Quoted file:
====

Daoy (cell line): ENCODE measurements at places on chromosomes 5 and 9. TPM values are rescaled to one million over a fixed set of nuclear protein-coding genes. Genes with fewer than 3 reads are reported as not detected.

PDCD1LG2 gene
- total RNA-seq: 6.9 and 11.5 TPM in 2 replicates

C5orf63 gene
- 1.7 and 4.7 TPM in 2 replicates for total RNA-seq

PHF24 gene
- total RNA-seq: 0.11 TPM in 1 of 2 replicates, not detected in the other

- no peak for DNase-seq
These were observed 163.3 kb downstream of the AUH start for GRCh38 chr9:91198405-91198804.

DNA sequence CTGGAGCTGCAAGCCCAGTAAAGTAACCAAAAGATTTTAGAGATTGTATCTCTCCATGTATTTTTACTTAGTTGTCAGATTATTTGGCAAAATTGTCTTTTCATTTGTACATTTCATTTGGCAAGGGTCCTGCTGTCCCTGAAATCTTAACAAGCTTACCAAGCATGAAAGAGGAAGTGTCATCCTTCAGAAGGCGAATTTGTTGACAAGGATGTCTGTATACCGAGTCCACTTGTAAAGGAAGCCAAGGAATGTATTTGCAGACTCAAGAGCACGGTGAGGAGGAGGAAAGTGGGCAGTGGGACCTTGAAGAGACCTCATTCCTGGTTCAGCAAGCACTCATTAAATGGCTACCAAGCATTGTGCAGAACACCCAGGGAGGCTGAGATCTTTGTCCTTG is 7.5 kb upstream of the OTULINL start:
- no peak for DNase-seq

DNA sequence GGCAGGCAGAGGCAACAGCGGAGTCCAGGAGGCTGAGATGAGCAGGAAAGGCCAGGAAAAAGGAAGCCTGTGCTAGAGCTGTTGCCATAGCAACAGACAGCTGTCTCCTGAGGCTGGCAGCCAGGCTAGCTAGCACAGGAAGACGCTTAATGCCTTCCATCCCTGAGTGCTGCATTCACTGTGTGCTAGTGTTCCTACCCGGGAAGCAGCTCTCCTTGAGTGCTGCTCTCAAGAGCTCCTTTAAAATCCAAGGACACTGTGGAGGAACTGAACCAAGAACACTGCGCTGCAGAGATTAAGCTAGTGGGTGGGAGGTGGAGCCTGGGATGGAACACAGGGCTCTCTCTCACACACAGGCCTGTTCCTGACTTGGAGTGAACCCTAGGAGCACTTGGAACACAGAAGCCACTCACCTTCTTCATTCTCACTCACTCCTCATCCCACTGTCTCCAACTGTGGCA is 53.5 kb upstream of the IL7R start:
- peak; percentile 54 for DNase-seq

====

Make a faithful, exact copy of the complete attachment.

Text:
Daoy (cell line): ENCODE measurements at places on chromosomes 5 and 9. TPM values are rescaled to one million over a fixed set of nuclear protein-coding genes. Genes with fewer than 3 reads are reported as not detected.

PDCD1LG2 gene
- total RNA-seq: 6.9 and 11.5 TPM in 2 replicates

C5orf63 gene
- 1.7 and 4.7 TPM in 2 replicates for total RNA-seq

PHF24 gene
- total RNA-seq: 0.11 TPM in 1 of 2 replicates, not detected in the other

- no peak for DNase-seq
These were observed 163.3 kb downstream of the AUH start for GRCh38 chr9:91198405-91198804.

DNA sequence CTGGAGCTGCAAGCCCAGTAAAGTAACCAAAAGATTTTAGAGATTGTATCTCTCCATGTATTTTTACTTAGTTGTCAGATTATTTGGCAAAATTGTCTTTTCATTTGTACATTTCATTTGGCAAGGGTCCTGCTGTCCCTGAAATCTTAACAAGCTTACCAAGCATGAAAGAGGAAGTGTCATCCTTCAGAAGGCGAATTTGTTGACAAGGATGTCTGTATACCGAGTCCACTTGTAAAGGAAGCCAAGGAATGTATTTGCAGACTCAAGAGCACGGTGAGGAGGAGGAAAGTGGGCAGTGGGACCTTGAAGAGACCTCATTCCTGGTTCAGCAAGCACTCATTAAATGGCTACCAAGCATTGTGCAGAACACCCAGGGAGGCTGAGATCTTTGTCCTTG is 7.5 kb upstream of the OTULINL start:
- no peak for DNase-seq

DNA sequence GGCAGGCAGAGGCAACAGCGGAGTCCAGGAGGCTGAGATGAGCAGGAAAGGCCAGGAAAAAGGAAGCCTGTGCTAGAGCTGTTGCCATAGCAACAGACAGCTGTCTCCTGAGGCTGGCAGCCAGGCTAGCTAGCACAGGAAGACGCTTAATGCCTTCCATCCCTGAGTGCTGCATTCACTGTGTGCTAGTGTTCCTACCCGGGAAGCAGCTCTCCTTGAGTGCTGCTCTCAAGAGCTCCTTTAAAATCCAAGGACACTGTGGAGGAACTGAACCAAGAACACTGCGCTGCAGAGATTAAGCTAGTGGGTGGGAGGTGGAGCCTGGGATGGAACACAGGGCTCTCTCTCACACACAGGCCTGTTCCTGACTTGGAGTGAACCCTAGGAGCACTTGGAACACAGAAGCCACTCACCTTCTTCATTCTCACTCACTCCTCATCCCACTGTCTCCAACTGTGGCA is 53.5 kb upstream of the IL7R start:
- peak; percentile 54 for DNase-seq